Rod and I woke-up hungry in Flagstaff, Arizona. The morning sun hung low in the sky and the air was crisp. With very little money in our pockets we made our way to the local grocery store and bought what any adolescent would buy to sustain them for the next 500 miles or so - a hostess cupcake pack and a 4oz carton of milk to split between us. After eating our ‘nutritious’ breakfast, we got on the bike and headed East on route 40 toward Vega,Texas.
As we continued on the road the valley gave way to thick forests and a more mountainous milieu. We could noticeably feel the cold chill in the air as we climbed higher in altitude. I looked down at my exposed hands clenched to the bike handles; they were red and starting to go numb. We were un-prepared for the extreme temperature change. After about 15 minutes I could not take it anymore and pulled the bike off the road. In a stroke of genius (or more likely, pure survival mode), we took our socks off and donned them as mittens. Well, I thought, this was a heck of a way to start the day…cold and hungry.
We rode on, huddled on the bike with our makeshift mittens, until we crossed into New Mexico. Something majestic occurred as we crossed state lines; the terrain was still high, but flat. The forests had thinned-out and we could see for miles across the horizon and into the deep valleys below. By late afternoon we were approaching the city of Albuquerque. What a spectacular site to behold. The city rose out of nowhere from the vast valley. Mountains flanked it on either side. The bright blue New Mexico sky stretched out behind them to set a limitless backdrop. Rod and I should have pressed on to make good time before it got dark, but the picturesque sight entranced us. We pulled over and just took it all in. In fact, by the time we drove down the side of the Colorado Plateau, through the city and back up the other side of the mountains, we had to stop again. The sun now was beginning to set and the deep blues, purples and oranges that exploded from the sky were absolutely amazing.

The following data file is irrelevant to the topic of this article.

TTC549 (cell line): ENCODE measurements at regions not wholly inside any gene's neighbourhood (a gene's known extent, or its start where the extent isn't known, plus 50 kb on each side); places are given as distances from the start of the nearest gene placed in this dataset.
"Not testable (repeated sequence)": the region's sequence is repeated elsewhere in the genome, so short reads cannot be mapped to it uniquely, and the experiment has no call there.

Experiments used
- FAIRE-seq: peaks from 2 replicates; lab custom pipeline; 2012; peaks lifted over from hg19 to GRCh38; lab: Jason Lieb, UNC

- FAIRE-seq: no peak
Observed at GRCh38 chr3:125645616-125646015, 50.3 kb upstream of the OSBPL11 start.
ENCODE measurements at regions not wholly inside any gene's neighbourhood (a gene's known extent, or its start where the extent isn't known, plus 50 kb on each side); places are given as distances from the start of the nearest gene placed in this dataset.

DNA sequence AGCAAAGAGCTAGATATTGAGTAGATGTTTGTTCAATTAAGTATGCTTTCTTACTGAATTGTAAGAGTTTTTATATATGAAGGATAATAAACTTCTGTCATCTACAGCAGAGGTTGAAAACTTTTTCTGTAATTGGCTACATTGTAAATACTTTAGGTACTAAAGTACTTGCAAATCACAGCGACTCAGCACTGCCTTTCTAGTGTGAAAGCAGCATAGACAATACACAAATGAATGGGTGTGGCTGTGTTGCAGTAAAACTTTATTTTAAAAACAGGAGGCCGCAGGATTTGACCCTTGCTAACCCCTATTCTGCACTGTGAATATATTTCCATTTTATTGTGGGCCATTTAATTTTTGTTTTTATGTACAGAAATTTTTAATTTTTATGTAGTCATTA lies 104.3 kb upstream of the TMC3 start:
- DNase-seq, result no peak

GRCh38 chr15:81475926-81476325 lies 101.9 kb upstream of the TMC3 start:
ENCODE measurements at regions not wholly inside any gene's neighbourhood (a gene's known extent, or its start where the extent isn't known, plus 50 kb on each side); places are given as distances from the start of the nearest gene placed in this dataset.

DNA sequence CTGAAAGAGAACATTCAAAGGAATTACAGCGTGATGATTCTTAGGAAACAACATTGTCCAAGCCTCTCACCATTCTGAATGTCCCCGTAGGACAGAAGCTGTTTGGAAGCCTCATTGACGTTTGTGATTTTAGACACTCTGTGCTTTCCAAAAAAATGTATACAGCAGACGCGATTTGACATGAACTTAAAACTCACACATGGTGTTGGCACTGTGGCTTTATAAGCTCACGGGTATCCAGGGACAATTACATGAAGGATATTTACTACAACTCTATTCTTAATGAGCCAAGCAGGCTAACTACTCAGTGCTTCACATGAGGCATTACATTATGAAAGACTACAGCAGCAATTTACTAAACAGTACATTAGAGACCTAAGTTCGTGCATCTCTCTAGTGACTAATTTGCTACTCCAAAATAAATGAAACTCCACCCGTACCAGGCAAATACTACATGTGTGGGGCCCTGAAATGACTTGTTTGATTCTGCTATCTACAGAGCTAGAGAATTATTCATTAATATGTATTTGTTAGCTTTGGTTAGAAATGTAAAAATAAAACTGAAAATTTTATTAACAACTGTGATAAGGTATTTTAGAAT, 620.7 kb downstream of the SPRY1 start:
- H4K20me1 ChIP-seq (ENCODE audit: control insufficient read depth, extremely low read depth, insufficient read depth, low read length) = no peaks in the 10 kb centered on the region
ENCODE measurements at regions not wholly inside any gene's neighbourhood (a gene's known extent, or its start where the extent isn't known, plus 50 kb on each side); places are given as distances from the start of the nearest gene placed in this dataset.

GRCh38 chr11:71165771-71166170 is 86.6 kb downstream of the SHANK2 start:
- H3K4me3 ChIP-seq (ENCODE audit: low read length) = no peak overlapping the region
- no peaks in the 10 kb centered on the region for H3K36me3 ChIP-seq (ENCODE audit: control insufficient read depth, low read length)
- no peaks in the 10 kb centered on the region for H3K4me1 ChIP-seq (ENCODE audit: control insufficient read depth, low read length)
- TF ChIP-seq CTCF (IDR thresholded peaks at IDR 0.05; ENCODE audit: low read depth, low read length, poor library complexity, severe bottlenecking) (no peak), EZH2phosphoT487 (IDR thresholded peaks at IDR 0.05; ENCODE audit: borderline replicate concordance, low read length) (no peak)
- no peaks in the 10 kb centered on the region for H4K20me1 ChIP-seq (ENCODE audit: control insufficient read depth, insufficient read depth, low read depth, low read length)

That night, when we reached Vega, we each had a snickers bar for dinner. We were exhausted and headed to the nearest motel that looked to be in the price range of such financially savvy travelers as ourselves. I haggled with the owner to give us a more “economical price” for a room, given our tight budget. Finally, after a little back and forth, we got the room for $7 (early evidence of my negotiating skills). As I settled into the grubby bed, I remember saying to Rod, “What an awesome day!”
I reflect on these 575 miles of the 3,300 mile trip to remind us business leaders that sometimes we get caught up in the day-to-day activities and challenges at work. More often than not, we should take time to “just take it all in,” or to be cliché, “stop and smell the roses.” Sometimes it’s the best thing to do, because it helps us refocus and reenergize. I believe that the age old saying, “it’s not about the destination as much as the journey,” is analogous to the work environment. Each organization has goals and objectives to meet, but goals can be restrictive. In the literal sense, they set an end to what leaders can achieve. I'm not advocating being irresponsible. I'm not suggesting working today with no thought of what the consequences will be tomorrow. What I am advocating is enjoying the trip of building your organization, your team and your leadership style –take time to reflect on how far you have come and the possibilities that lie ahead.